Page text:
While it may be an impossibility to wholly prevent accidents in and about the foundry, much has been accomplished in that line. Mechanical safeguards are now in pretty general use in modern foundries. It is only the out-of-date shop which is conspicuous for neglect in providing them.
Only some of the more important items regarding safety are called to the reader's attention, and perhaps the most important one of all is to teach the workman to think safety first. As an example, in a foundry employing 850 men there were, during a period of 6 months, 57 accidents involving loss of time. Not one of these was due to the lack of mechanical safeguards; all were results of carelessness on the part of the injured, or of negligence by their fellow workmen.
A large percentage of accidents in the foundry are in the nature of burns from hot metal, and again by far the greater part of these are below the knee. This shows the practical necessity for a legging of some material which would resist the hot metal. All employes in the foundry who come in contact in any manner with the work of pouring, or of shaking out flasks after pouring, when the hot sand may be just as dangerous as the molten metal, should be compelled to wear the foundry or congress shoe.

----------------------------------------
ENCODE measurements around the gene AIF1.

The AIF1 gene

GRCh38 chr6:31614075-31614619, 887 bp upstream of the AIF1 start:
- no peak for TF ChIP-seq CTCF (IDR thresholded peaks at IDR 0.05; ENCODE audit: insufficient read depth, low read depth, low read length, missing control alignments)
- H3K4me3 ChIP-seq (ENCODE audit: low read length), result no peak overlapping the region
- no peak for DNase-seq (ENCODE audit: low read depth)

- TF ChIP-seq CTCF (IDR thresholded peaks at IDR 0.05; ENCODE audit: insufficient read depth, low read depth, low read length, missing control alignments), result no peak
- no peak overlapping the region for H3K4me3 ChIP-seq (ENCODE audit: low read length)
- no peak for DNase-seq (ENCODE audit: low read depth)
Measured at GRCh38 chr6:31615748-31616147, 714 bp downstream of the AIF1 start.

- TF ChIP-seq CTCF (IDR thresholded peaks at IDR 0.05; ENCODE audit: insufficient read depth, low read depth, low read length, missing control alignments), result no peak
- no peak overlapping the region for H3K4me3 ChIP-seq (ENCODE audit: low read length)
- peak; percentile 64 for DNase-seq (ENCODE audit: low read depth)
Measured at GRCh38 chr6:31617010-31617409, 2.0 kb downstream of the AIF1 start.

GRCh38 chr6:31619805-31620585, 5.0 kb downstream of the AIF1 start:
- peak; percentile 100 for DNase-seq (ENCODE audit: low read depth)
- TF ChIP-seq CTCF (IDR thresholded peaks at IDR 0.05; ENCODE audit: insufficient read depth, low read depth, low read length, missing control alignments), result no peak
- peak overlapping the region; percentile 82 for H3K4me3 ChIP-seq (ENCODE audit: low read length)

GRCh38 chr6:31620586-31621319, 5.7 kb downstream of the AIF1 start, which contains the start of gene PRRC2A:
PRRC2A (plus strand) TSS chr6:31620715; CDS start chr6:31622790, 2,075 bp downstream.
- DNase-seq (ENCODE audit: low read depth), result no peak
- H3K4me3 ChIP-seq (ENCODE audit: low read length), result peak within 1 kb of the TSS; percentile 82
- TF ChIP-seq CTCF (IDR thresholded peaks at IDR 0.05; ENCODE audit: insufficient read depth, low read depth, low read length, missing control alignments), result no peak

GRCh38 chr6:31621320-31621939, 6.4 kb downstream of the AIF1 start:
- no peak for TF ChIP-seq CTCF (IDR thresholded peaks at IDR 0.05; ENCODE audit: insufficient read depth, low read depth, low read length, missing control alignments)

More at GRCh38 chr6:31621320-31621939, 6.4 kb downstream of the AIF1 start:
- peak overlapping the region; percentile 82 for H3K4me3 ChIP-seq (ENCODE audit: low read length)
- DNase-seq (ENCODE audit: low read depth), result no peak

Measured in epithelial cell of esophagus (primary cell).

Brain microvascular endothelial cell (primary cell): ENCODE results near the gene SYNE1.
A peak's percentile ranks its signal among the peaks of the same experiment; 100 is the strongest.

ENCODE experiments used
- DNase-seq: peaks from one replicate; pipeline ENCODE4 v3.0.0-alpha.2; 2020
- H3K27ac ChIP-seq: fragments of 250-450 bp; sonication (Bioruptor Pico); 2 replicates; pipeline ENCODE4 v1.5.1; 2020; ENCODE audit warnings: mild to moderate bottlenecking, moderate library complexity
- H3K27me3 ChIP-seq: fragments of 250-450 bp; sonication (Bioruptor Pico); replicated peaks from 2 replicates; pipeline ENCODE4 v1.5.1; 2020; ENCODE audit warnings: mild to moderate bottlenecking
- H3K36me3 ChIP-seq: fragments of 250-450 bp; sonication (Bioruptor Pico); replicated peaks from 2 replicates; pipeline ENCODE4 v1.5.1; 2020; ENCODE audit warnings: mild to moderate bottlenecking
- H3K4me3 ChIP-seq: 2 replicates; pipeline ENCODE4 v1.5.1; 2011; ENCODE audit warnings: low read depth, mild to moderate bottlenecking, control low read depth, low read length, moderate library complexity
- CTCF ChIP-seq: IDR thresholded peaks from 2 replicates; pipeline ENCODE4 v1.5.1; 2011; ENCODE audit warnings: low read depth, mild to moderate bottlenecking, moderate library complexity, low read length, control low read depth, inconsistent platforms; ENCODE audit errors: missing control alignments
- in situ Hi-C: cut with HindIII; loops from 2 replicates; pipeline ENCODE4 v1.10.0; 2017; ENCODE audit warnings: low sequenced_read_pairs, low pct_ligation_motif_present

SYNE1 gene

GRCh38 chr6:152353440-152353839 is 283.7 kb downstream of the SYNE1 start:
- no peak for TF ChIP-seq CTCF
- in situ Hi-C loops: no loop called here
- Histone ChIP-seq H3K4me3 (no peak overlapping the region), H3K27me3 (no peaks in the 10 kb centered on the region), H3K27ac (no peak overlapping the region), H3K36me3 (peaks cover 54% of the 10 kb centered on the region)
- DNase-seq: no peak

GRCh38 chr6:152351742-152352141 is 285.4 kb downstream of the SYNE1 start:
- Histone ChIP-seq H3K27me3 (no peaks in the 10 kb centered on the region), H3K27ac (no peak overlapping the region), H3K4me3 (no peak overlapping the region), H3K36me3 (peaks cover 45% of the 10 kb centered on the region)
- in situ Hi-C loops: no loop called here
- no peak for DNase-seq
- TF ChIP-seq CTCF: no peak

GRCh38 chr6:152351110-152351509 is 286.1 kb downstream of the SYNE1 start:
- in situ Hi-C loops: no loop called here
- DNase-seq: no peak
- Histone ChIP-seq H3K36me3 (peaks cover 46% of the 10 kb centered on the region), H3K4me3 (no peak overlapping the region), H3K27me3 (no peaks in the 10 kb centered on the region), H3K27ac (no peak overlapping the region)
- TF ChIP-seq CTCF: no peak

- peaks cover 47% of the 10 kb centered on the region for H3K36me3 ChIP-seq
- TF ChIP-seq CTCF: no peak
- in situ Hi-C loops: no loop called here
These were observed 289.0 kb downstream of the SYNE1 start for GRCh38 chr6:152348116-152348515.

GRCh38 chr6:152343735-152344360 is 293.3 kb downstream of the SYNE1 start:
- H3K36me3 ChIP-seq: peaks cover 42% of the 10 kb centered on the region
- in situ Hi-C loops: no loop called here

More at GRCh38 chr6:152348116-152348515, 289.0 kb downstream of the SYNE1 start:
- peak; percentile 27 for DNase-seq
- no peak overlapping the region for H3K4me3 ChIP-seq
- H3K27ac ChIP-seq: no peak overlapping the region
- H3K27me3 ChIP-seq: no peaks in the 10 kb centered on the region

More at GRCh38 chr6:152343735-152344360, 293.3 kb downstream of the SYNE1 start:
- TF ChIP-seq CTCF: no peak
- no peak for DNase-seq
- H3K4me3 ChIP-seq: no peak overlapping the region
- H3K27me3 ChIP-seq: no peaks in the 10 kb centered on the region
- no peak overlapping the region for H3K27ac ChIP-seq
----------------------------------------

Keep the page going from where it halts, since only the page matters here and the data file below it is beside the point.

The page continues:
There should be frequent inspection of all foundry rigging, such as crane hooks, chains, and ladle shanks, also great care should be used under the cupola and tapping spout, as any excess of moisture, were molten metal to be spilled upon it, would cause explosions and probably seriously injure someone.
In the cleaning room, protection for the eyes from flying chips of metal is important; so, also, are guards over grinding wheels which should be equipped with an efficient exhaust to care for dust.
While there are many more things which might be mentioned regarding safety, as applied to foundry practice, those already mentioned should be sufficient to cause the student to think safety, to put his thoughts in practice and to teach others to do likewise.